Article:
Pinnacle Pyrolite 2 review£1,000.00

Cyclocross-inspired all-rounder

BikeRadar score3.5/5

Pinnacle, bike superstore Evans Cycles’ in-house brand, offers a selection of road and hybrid machines aimed squarely at the commuter, but with influences from different types of bikes.

Its Pyrolite 2 takes its cues from the world of cyclocross, though there's provision for front and rear racks and mudguards. This makes it a viable tourer – and one that can handle a little bit of the rough stuff too.

    The straightforward alloy frame is paired with a carbon cyclocross fork that adds a real touch of class. There’s clearance for tyres up to 34mm wide, and it’s running Shimano 105 and the latest Avid BB7 cable disc brakes, which  shave off a few grams in their SL guise.

    The Pinnacle features mechanical disc brakes from Avid

    What Pinnacle has done is put the money where it counts. It's specced some components that put some more expensive, prestigious peers to shame and keep the Pyrolite's weight below 10kg.

    On the road it has the traits of a ’cross bike and its nimble handling encourages you to throw it around and venture off-road. It’s great fun on dirt tracks and gravel roads and reminds you what a pleasure riding a bike can be.

    Jump in the saddle and the pyrolite offers an instant reminder of the joys of cycling:
    Jump in the saddle and the pyrolite offers an instant reminder of the joys of cycling:

    Jump in the saddle and the Pyrolite offers an instant reminder of the joys of cycling

    The frame also does a decent job of isolating you from road vibrations. Its low chainstays curve up towards the dropouts, while the slim seatstays offer loads of tyre and mud clearance and contribute to a buoyant rear end.

    It’s not quite the same story up front: the massive fork is rigid and has great clearance, but paired with a stiff bar and stem the result is a little noisy and puts plenty of buzz into your palms. This would be countered with a decent set of wide tyres but its none-too-supple 25mm Maxxis Detonators aren’t that. They’re hard and unforgiving and are much better suited to smooth roads than gravel or rougher surfaces, where we also found them susceptible to punctures. A simple upgrade to fatter, softer tyres – Specialized’s Espoirs, for example – would increase the bike’s versatility even further.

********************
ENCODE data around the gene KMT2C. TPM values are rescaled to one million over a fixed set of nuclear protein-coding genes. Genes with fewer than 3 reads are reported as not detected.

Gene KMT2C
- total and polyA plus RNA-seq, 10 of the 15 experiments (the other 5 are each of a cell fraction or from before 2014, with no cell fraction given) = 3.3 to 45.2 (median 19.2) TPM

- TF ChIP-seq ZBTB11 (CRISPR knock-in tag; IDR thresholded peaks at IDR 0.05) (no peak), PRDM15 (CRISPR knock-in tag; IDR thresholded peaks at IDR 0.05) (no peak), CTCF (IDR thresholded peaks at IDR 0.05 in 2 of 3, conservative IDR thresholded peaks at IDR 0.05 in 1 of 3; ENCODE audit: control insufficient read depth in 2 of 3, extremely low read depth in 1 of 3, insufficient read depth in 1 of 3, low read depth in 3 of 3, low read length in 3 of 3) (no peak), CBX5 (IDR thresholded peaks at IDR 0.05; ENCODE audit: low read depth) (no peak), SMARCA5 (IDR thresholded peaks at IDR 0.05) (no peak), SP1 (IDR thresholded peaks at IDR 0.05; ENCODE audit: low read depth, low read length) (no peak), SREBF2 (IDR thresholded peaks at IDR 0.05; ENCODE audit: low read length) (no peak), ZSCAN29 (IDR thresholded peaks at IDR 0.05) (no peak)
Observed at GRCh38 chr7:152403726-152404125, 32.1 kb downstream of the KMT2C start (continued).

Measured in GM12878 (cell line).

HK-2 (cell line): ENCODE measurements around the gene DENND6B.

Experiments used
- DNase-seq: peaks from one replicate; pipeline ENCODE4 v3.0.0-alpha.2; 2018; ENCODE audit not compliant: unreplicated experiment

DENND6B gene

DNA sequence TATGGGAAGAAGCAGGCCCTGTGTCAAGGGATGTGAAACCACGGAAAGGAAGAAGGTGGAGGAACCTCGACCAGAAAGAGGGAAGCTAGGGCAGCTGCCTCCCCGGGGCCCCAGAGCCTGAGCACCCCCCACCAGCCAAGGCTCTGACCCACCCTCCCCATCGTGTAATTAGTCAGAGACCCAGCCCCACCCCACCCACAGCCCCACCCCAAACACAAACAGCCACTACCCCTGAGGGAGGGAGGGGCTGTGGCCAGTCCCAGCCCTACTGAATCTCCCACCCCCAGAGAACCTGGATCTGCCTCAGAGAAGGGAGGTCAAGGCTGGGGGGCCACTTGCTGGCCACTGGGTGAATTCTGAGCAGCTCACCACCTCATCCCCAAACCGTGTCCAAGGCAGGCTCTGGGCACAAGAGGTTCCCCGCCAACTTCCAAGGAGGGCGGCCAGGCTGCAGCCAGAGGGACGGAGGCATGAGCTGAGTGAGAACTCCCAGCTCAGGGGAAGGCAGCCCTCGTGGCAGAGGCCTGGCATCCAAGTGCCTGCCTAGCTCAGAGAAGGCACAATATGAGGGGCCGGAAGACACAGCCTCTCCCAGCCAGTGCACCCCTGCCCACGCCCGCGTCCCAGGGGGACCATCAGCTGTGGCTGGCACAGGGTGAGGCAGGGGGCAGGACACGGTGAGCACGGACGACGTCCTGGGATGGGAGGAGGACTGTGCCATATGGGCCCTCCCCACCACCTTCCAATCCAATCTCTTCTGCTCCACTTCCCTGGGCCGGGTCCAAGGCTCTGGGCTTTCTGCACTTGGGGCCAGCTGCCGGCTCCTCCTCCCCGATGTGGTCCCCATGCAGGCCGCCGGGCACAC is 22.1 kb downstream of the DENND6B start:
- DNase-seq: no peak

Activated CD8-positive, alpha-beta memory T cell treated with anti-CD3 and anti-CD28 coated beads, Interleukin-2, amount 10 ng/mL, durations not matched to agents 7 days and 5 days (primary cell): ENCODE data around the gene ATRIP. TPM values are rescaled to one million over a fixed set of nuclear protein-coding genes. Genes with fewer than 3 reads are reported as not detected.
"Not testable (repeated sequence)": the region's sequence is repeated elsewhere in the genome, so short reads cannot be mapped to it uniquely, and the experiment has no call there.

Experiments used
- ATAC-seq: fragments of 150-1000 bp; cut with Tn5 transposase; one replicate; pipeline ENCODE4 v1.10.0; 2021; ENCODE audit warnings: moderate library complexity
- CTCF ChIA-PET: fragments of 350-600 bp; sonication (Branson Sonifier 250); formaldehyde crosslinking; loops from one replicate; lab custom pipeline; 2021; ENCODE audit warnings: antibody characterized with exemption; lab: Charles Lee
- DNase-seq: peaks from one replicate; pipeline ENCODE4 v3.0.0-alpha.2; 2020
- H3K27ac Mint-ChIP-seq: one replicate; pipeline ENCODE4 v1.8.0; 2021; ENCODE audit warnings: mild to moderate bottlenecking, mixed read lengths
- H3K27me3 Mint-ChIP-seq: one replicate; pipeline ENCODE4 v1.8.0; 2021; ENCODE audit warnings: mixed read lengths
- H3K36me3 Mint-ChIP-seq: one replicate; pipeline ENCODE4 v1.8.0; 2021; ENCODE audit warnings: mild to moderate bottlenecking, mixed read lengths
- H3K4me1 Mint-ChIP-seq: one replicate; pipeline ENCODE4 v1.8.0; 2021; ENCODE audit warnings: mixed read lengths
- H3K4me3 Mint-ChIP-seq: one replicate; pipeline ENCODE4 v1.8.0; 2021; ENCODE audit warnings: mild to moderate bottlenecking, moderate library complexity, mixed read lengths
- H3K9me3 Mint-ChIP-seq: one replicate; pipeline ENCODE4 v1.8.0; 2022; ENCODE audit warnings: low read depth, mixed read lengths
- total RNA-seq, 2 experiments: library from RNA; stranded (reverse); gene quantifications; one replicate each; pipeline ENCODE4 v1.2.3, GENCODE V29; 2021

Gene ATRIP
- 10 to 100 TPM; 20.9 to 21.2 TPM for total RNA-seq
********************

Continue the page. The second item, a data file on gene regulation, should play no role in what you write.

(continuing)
The welds are slightly on the utilitarian side:
    The welds are slightly on the utilitarian side:

    The welds are slightly on the utilitarian side

    The Avid brakes have plenty of power, especially in the wet. They feel harder to operate than Shimano’s brakes, whether hydraulic or cable, and it does takes a little while to get used to their far more positive character. The budget Alex wheels have continued to run smoothly despite some seriously wet weather and we also found them stiff enough through corners and over rougher ground.

    We really like this Pinnacle. It’s well priced and decently equipped – though it does deserve better tyres for it to fulfil its true all-rounder potential. It would be easy to run the Pyrolite as a commuter bike in the week, with racks added for weekends or longer tours away. It’s a cut above your average own-brand store bike, and a lot of thought has clearly been put into its design.

    This article was originally published in Cycling Plus magazine, available on Apple Newsstand and Zinio.

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